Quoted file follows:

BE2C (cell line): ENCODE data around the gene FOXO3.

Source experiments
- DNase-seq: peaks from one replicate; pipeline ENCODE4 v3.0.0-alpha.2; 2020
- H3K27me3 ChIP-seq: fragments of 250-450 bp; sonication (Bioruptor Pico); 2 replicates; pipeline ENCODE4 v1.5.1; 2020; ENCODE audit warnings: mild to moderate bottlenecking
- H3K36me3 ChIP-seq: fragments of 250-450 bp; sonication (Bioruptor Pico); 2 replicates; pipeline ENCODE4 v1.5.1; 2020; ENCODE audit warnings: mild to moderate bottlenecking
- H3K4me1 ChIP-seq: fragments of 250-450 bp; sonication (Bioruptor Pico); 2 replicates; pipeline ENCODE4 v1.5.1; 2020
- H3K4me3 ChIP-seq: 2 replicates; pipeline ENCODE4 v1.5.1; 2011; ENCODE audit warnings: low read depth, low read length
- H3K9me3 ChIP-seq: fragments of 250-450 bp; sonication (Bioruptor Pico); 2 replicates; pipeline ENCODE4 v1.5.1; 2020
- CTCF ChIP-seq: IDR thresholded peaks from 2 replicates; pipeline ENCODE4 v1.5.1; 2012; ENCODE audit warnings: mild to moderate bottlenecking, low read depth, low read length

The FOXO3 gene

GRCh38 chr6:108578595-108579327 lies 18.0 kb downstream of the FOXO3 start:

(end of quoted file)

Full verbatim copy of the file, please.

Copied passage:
BE2C (cell line): ENCODE data around the gene FOXO3.

Source experiments
- DNase-seq: peaks from one replicate; pipeline ENCODE4 v3.0.0-alpha.2; 2020
- H3K27me3 ChIP-seq: fragments of 250-450 bp; sonication (Bioruptor Pico); 2 replicates; pipeline ENCODE4 v1.5.1; 2020; ENCODE audit warnings: mild to moderate bottlenecking
- H3K36me3 ChIP-seq: fragments of 250-450 bp; sonication (Bioruptor Pico); 2 replicates; pipeline ENCODE4 v1.5.1; 2020; ENCODE audit warnings: mild to moderate bottlenecking
- H3K4me1 ChIP-seq: fragments of 250-450 bp; sonication (Bioruptor Pico); 2 replicates; pipeline ENCODE4 v1.5.1; 2020
- H3K4me3 ChIP-seq: 2 replicates; pipeline ENCODE4 v1.5.1; 2011; ENCODE audit warnings: low read depth, low read length
- H3K9me3 ChIP-seq: fragments of 250-450 bp; sonication (Bioruptor Pico); 2 replicates; pipeline ENCODE4 v1.5.1; 2020
- CTCF ChIP-seq: IDR thresholded peaks from 2 replicates; pipeline ENCODE4 v1.5.1; 2012; ENCODE audit warnings: mild to moderate bottlenecking, low read depth, low read length

The FOXO3 gene

GRCh38 chr6:108578595-108579327 lies 18.0 kb downstream of the FOXO3 start: